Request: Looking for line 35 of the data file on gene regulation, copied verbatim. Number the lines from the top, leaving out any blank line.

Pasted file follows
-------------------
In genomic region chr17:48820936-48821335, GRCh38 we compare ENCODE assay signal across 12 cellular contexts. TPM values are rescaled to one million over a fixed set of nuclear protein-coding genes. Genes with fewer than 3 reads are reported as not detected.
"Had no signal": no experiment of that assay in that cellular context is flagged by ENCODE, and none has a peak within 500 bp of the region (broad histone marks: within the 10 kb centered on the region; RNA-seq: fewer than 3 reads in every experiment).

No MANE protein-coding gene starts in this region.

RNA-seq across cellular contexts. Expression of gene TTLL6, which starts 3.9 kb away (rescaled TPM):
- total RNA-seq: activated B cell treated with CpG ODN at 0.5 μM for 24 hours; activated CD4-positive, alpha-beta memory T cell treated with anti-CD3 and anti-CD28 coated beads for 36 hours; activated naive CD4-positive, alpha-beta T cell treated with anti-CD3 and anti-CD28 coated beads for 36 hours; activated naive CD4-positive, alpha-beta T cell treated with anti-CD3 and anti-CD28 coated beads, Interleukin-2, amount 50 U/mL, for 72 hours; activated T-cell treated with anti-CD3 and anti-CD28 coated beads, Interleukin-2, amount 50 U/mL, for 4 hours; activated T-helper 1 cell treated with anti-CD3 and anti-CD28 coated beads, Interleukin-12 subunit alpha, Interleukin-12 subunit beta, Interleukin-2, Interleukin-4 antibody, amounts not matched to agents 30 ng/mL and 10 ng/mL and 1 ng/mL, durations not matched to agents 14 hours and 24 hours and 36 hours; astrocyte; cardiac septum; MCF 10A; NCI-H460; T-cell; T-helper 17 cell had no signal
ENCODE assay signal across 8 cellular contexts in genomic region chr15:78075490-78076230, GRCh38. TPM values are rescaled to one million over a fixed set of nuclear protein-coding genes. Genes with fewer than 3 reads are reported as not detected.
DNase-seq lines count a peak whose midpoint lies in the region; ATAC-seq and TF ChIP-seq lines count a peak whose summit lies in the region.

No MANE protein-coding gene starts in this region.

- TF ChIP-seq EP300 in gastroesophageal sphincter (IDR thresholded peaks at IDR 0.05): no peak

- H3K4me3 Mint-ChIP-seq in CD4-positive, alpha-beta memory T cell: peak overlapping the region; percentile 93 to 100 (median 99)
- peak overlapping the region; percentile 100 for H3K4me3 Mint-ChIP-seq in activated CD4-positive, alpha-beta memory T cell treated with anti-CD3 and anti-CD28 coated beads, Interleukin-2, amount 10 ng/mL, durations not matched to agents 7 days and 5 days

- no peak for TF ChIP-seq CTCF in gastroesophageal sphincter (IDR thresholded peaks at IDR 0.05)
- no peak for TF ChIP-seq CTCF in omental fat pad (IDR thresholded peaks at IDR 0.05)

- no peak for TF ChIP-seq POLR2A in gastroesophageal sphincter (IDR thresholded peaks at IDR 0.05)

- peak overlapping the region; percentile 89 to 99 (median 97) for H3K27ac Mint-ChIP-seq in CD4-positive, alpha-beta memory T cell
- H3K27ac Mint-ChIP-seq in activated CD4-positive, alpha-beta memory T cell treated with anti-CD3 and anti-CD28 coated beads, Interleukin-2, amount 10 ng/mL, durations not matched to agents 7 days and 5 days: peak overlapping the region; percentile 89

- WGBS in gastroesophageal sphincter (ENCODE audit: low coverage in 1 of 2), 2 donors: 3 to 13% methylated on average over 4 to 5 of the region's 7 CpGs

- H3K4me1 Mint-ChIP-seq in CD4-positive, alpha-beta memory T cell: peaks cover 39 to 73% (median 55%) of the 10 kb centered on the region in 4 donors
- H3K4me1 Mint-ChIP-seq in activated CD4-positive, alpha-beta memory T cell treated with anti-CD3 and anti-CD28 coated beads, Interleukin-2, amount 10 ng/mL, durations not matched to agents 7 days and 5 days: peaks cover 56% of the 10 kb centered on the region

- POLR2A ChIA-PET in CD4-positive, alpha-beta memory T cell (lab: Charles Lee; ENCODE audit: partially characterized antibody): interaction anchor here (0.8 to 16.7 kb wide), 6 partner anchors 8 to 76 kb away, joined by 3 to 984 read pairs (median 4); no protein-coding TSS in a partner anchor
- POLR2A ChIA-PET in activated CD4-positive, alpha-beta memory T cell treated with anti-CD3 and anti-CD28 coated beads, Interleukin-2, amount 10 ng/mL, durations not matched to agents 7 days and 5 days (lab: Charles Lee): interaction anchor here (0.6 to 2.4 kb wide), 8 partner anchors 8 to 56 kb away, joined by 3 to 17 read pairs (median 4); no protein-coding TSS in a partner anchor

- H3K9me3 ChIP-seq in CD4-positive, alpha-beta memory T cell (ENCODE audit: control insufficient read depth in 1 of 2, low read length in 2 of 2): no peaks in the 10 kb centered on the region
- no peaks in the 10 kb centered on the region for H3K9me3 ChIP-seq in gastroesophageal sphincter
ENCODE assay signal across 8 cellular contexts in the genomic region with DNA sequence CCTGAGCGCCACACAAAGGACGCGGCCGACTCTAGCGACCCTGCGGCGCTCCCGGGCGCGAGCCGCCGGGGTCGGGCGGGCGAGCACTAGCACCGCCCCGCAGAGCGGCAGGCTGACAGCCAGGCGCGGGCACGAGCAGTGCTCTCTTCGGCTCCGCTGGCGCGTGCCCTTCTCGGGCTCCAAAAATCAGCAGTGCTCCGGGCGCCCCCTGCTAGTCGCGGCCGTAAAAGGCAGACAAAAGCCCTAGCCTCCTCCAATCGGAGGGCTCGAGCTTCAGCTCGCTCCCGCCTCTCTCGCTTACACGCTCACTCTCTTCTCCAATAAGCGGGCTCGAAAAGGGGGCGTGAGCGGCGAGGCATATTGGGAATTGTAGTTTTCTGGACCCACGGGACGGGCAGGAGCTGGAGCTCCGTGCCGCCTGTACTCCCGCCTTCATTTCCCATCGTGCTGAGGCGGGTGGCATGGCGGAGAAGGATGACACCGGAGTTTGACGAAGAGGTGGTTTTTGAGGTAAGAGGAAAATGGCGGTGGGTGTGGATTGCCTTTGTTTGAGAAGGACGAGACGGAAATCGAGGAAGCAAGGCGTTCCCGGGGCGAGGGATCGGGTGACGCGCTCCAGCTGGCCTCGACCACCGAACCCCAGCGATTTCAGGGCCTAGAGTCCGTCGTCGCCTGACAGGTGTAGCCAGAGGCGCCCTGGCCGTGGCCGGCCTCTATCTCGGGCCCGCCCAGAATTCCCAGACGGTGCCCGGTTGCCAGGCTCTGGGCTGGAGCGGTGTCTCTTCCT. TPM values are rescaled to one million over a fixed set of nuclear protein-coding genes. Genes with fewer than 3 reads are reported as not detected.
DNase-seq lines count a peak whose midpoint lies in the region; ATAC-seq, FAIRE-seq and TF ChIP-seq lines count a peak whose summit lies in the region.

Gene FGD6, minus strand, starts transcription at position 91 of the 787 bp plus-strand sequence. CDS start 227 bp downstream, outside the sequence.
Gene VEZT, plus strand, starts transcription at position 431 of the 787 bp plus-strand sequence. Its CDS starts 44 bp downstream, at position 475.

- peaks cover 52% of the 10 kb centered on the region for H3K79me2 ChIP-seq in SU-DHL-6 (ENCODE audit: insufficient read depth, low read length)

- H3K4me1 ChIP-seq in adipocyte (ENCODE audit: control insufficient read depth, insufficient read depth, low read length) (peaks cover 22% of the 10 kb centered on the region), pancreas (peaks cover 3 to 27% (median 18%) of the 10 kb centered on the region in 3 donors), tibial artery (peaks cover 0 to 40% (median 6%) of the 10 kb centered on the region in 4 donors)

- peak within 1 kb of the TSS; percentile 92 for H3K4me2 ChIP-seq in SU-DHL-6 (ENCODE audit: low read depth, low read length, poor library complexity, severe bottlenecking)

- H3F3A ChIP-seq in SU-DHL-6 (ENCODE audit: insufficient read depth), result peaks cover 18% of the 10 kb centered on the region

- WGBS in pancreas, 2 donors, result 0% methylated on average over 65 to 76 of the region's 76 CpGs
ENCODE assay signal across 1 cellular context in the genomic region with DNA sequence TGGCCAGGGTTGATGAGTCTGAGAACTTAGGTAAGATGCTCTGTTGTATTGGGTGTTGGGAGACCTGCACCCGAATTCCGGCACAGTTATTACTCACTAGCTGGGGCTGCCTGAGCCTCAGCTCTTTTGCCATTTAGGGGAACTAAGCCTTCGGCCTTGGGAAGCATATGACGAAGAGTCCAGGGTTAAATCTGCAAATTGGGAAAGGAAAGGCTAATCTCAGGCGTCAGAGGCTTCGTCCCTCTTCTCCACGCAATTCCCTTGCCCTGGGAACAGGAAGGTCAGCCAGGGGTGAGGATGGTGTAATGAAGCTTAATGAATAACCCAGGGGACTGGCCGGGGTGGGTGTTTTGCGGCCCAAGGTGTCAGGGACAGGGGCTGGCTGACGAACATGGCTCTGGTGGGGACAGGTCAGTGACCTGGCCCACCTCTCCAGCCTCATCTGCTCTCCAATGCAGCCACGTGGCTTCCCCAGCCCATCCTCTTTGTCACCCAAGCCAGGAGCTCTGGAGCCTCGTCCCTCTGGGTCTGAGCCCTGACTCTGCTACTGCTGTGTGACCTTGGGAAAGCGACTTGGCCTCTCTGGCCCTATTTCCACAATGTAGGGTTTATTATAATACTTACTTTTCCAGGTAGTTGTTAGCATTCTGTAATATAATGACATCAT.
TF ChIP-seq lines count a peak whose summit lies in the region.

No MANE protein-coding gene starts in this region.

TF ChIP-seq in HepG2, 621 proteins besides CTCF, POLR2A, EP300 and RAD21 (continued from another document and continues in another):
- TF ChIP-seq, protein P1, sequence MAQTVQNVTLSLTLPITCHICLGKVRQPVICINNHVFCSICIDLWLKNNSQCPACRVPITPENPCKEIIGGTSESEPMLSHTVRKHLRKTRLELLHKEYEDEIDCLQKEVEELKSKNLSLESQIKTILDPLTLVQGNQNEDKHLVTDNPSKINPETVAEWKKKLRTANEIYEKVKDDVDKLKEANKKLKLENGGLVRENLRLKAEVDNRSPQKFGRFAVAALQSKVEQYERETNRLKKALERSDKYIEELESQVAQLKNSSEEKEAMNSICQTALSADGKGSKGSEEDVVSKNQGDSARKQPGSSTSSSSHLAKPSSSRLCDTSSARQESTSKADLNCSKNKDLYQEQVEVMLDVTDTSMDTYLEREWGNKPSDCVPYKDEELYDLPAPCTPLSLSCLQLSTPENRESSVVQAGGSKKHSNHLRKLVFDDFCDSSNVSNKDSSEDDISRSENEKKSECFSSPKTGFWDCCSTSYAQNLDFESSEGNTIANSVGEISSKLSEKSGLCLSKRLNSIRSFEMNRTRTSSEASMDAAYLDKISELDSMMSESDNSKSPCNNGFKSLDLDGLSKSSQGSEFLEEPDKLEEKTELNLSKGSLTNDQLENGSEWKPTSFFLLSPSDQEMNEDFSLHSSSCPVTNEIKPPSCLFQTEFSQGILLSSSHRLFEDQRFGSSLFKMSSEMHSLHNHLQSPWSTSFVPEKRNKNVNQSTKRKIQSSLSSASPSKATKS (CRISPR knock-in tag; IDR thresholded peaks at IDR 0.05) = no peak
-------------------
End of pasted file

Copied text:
No MANE protein-coding gene starts in this region.